Feb 022014

I’ve decided to use an Eggbot control board, the EiBotBoard, to drive my polar plotter.
Not for any particularly wonderful reason. The board costs right at $50, which is the cost of an Arduino uno R3 ($30) plus an Adafruit Motor Shield ($20).

It seems the software to drive a polar plotter already exists for the Arduino / motor shield combo. Eggbot board, not so much.

So I’m looking at the same cost and more work to use the Eggbot board. But hey, if it was too easy it wouldn’t be fun :). I like the form factor of the EiBotBoard and if I can get it working as a polar plotter I can add a little back to the community.

I ended up buying the EiBotBoard from Sparkfun, the stepper motors from Pololu (on black friday sale for $14 each), the power wart from Adafruit.

The motor mounts, filament spools, and gondola I’ll download from Thingiverse and print them myself.

I’ve decided on the following parts:

Motor Mounts






I’ll probably download and print a few different styles of gondolas and see if I like any of them better than the others.

Progress is being made ….

Dec 312013

The Arduino Pro comes with a bootloader installed, meaning it is plug and play ready to work with the Arduino environment. All you need is a way to hook it up to upload new firmware.

The Pro is a stripped down version of the Arduino UNO. One of the stripped parts is the USB to serial programming interface. Programming the Pro requires either an ISP programmer or a USB to serial translator.

The Pro brings out the standard green to black FTDI cable programming header and Sparkfun recommends their FTDI programming cable (5V) for a plug and play experience. That is all well and good but a FTDI cable is pushing a cost of $20 USD (Sparkfun’s 5V and Adafruits 3.3V). You can buy FTDI breakout boards with the same pinout for a little less, around $15 USD (Sparkfun, Adafruit). That’s better than $20 but still more than twice the cost of other options.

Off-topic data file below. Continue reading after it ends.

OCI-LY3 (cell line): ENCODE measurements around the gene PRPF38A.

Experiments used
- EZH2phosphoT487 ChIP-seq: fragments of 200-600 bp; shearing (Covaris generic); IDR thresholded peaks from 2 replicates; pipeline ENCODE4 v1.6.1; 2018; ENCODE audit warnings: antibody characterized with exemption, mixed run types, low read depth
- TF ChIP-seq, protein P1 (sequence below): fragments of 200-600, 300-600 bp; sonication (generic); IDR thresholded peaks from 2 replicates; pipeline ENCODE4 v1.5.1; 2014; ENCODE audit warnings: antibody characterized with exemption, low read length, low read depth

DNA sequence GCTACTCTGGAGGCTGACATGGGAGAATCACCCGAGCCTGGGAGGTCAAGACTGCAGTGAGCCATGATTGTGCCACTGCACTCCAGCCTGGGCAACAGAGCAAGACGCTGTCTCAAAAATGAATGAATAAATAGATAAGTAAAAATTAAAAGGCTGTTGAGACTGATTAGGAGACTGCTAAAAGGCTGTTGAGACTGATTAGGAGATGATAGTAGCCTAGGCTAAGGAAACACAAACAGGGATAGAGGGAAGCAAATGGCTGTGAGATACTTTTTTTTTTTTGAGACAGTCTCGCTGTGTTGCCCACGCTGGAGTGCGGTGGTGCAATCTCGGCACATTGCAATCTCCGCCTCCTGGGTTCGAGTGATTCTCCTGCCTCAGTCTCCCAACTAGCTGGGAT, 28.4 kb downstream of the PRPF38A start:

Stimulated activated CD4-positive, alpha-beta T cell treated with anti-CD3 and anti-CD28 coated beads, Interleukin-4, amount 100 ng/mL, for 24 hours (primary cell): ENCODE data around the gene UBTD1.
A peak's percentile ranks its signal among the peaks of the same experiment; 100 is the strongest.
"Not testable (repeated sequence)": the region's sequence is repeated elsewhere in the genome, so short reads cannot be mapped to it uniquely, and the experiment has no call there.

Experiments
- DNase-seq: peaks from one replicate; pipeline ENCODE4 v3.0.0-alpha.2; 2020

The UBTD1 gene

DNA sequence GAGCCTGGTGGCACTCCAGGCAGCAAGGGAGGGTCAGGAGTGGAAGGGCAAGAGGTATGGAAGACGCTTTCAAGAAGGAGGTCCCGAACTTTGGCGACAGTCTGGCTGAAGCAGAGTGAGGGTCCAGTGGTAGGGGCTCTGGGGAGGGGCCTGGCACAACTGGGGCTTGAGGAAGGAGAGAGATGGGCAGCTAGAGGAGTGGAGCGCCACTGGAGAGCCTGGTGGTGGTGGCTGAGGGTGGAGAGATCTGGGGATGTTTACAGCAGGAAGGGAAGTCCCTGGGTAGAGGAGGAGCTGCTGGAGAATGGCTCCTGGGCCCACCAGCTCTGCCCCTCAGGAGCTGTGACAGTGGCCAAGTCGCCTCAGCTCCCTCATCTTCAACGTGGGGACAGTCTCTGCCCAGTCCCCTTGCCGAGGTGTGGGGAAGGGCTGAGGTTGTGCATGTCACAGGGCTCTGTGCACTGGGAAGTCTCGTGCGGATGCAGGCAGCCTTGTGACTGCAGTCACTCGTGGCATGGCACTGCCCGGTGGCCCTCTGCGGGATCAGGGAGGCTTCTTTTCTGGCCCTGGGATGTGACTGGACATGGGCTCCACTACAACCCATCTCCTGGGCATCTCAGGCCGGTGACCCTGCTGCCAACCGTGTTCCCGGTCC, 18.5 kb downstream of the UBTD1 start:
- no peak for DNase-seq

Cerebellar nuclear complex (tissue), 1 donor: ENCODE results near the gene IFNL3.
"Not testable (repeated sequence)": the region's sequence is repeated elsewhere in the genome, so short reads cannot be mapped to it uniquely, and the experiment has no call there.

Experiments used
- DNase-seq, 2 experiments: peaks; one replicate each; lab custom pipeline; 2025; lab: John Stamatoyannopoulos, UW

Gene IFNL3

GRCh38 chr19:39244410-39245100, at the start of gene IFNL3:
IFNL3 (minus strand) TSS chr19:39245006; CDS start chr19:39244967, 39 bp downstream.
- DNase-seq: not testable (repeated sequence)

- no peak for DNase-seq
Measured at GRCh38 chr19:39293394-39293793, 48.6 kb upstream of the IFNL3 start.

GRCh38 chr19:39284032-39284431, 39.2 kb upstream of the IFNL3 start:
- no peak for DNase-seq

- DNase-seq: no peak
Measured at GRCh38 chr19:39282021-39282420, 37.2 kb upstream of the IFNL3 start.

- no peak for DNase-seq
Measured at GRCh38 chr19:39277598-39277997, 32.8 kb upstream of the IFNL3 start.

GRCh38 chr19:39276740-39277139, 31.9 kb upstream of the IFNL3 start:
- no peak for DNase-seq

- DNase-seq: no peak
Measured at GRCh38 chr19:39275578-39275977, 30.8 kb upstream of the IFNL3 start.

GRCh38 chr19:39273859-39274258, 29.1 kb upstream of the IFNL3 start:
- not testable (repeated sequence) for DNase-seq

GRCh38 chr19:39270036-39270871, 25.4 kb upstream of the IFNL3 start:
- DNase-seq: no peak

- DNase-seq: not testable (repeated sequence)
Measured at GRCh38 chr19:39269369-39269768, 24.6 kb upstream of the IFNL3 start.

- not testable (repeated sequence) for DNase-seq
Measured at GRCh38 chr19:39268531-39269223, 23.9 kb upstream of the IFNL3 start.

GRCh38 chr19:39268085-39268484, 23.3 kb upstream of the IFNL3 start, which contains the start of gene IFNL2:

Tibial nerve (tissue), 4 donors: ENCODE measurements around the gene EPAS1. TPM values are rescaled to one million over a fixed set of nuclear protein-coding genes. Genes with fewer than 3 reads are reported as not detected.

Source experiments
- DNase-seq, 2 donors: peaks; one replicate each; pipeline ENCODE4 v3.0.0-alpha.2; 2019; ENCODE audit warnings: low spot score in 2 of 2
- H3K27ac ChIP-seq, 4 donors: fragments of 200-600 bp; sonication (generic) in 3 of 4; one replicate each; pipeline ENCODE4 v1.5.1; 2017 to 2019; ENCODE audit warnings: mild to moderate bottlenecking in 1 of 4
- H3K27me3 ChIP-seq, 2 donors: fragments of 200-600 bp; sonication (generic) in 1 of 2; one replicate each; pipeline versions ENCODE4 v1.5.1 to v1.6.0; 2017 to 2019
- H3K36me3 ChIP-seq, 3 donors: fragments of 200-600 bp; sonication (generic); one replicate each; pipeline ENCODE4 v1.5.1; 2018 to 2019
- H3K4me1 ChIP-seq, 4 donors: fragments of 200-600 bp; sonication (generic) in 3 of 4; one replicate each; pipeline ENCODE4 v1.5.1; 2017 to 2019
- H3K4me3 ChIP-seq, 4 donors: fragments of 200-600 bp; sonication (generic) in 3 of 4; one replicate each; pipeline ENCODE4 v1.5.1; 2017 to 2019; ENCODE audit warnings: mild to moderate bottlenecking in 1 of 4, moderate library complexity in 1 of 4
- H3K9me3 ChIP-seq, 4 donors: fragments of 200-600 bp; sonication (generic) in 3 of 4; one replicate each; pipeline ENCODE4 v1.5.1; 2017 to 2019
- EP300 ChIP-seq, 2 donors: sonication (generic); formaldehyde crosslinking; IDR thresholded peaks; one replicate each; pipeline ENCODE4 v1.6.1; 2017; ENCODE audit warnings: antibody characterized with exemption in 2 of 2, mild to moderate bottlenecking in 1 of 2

If you are willing to wait for the shipping from China (or you order ahead) you can get a FTDI breakout for less than half the price of the Sparkfun or Adafruit breakouts. The iTeadStudio FOCA breakout has a couple of nice features over the Sparkfun and Adafruit breakouts, and one glaring hassle. First the good, the FOCA interfaces with either 5V or 3.3V systems with the flick of a switch. The FOCA also has an XBEE footprint allowing it to be used as a USB to XBEE interface (compare to Sparkfun’s USB to XBEE board at $25). All in all a pretty nice package for $6.50 USD (as of Dec 2013).

iTeadStudio FOCA

iTeadStudio FOCA

Now for the hassle part. The pinout of the FOCA is NOT a direct crossover to the “standard” green to black programming pinout on Sparfun’s and Adafruit’s FTDI cables, and of course the pinout on the Arduino Pro.

The pinout on the Pro is green to black being reset/dtr, TX, RX, power, cts, gnd.

Sparkfun Arduino Pro

Sparkfun Arduino Pro

The pinout on the FOCA is power, TX, RX, gnd, dtr/reset. Not a straight across plug and play.

FOCA Pinout

FOCA Pinout

Fortunately for half the price it is pretty easy to make an adapter cable. I happened to have a 6 pin to 6 pin inline cable with crimped on connectors which made it easy to move the pins around.

The pins are held in place by little plastic fingers that can be easily lifted back with the tip of an Xacto knife or dental pick, allowing each pin to be slid out of the connector and moved to a different position.


A quick shuffling of both ends of the connector, to move green to one end and black to the other end on the Pro side, and to line up power, gnd, TX, RX, and reset on the FOCA side and wa-la, a FTDI programmer for under $7.50.